By Sean Zucker –
Monkeys have always represented a point of scientific curiosity. With their human resemblance and heightened intelligence, these mammals have long represented a genetic nexus. Hell, even Ross from Friends appreciated their grace. And maybe he was on to something, as his buddy Marcel was a capuchin monkey–widely recognized as the most intelligent New World monkey.
The breed has always captivated researchers for its incredibly large brain and extensive lifespan. In fact, when compared to other primates, only capuchin monkeys match humans for longest lifespan as predicted for their brain and body sizes. Finally, there may be some clues as to why capuchins are so like humans.
A team of international scientists led by the University of Calgary in Canada with help from researchers at the University of Liverpool, sequenced the genome of a capuchin monkey. Their findings, originally published in Proceedings of the National Academy of Sciences of the United States of America (PNAS), revealed undiscovered genetic clues to their long lifespan and large brains.
“Capuchins have the largest relative brain size of any monkey and can live past the age of 50, despite their small size, but their genetic underpinnings had remained unexplored until now,” explained Professor Joao Pedro De Magalhaes, an expert on ageing at the University of Liverpool.
The researcher team developed its findings by following a comparative genomics approach spanning a wide array of diverse mammals and identified genes under evolutionary selection associated with longevity and brain development.
“We found signatures of positive selection on genes underlying both traits, which helps us to better understand how such traits evolve. In addition, we found evidence of genetic adaptation to drought and seasonal environments by looking at populations of capuchins from a rainforest and a seasonal dry forest,” added Research Chair Amanda Melin, an authority on capuchin monkey behavior and genetics.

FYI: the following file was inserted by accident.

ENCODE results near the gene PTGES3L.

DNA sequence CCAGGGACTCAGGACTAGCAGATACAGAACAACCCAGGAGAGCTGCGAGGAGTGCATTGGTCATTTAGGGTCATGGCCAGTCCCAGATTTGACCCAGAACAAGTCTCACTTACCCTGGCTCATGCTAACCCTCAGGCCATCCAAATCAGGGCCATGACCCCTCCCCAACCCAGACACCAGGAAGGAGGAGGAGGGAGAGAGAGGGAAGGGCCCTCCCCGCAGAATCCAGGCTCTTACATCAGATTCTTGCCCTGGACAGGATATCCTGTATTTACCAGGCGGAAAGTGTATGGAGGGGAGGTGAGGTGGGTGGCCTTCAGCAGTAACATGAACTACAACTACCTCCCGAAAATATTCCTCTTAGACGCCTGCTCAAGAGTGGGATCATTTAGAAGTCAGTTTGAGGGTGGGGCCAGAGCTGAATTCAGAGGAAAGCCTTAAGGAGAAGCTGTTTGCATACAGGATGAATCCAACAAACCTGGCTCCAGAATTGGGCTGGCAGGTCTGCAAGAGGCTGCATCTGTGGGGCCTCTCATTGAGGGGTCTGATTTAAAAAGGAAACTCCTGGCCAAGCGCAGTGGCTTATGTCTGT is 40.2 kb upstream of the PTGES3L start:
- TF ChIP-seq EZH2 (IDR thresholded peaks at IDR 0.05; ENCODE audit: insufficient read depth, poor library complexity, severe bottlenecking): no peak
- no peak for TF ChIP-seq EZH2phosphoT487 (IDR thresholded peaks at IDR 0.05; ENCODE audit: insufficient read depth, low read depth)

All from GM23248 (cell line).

The team also identified genes associated with DNA damage response, metabolism, cell cycle, and insulin signaling. This helped link into previous work by de Magalhaes, which has shown the DNA to be a major contributor to ageing. Other studies have found that genes involved in DNA damage responses exhibit longevity-specific selection patterns in mammals.
“Of course, because aging-related genes often play multiple roles it is impossible to be sure whether selection in these genes is related to ageing or to other life-history traits, like growth rates and developmental times, that in turn correlate with longevity,” De Magalhaes continued.
The research team was quick to note that its work and discoveries were made possible through a new technique that isolates DNA more efficiently from primate fecal. Called FecalFACS, the method utilizes an existing process that separates different cell types in body fluids and applies it to primate fecal samples.
“This is a major breakthrough because the typical way to extract DNA from feces results in about 95-99 percent of the DNA coming from gut microbes and food items…FecalFACS finally provides a way to sequence whole genomes from free-ranging mammals using readily available, non-invasive samples, which could really help future conservation efforts,” added Dr Joseph Orkin of the University of Calgary.
Think about it. Monkey poop may be the key that unlocks insights to capuchins’ engorged brains, long lives and deep connection to their homo sapiens cousins.